By Amy Campagna, Environmental Education Coordinator
Bloodroot, Sanguinaria canadensis, is one of the earliest spring ephemerals and is common in Iowa’s deciduous woodland areas. This plant gets its common name, Bloodroot, and genus name, Sanguinaria (derived from the latin word sanguinarius which means “bleeding”), from the red sap in the leaf veins, lower stem, and roots that resembles blood. This red sap has been commonly used as a natural dye.
These fragile little flowers grow to around 6” and open in the morning to reveal 8-12 white petals and a sunny yellow center. The flowers follow the sun during the day and close at night.
All parts of the plant are toxic and, therefore, are rarely eaten by mammals. However, bees are drawn to its pollen. Seeds are dispersed by ants attracted to the elaiosome, a fleshy structure attached to the seed that is rich in lipids and proteins, a food source to entice ants who will then carry the seed back to their nests. This process of dispersal is called myrmecochory.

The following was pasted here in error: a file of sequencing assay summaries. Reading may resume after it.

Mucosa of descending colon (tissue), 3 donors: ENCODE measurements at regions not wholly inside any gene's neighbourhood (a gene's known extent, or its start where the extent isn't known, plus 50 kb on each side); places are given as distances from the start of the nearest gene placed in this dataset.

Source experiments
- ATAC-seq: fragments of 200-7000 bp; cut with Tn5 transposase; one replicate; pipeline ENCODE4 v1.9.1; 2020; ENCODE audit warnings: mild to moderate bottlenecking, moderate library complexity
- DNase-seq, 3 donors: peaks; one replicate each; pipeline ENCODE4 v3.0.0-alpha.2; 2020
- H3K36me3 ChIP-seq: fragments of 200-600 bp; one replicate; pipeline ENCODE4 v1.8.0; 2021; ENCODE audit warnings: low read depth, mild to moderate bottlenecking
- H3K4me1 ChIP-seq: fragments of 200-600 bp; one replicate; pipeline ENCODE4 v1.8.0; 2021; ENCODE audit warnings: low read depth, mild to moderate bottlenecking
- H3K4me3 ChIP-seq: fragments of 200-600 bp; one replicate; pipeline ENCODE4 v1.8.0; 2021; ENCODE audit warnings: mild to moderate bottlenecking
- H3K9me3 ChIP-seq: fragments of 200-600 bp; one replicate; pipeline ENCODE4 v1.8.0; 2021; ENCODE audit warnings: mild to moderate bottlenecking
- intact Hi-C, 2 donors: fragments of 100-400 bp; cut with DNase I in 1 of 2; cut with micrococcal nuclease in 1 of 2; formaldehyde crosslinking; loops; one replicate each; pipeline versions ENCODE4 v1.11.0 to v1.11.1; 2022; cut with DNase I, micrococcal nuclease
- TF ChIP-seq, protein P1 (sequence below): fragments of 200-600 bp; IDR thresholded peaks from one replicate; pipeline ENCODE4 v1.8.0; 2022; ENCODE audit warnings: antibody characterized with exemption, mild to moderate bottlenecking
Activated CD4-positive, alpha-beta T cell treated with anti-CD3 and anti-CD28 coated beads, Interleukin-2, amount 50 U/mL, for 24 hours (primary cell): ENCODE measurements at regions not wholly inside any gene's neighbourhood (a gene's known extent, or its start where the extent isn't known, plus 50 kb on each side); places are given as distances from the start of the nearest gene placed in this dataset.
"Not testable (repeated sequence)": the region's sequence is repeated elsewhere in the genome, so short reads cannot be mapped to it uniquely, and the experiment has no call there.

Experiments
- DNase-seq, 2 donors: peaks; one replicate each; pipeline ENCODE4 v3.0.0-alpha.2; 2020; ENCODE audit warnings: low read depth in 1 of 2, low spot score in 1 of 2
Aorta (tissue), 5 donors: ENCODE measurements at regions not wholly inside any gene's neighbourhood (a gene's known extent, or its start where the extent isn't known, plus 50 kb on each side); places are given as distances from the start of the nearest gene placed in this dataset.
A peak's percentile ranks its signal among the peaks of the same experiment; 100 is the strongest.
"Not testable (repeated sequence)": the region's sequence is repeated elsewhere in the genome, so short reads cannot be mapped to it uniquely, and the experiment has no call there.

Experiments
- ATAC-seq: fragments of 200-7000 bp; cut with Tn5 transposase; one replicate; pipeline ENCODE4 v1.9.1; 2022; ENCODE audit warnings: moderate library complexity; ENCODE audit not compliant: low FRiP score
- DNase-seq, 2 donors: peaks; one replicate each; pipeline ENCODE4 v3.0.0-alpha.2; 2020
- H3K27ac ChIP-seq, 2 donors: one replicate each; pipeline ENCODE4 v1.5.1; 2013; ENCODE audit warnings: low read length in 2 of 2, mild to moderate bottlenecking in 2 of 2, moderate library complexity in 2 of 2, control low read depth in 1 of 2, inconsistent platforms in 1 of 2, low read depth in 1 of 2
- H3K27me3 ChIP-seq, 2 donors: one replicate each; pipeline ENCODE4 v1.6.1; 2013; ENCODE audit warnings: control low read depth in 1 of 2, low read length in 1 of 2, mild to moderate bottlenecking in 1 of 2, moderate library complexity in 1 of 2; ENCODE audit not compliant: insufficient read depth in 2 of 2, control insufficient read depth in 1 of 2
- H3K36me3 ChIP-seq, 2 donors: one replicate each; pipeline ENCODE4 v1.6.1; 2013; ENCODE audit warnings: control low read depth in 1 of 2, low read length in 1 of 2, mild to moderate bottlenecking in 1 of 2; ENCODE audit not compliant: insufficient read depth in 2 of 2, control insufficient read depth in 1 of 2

The medicinal use of bloodroot has been widespread for centuries. It was most recently used as an anti-plaque and anti-bacterial agent in toothpaste.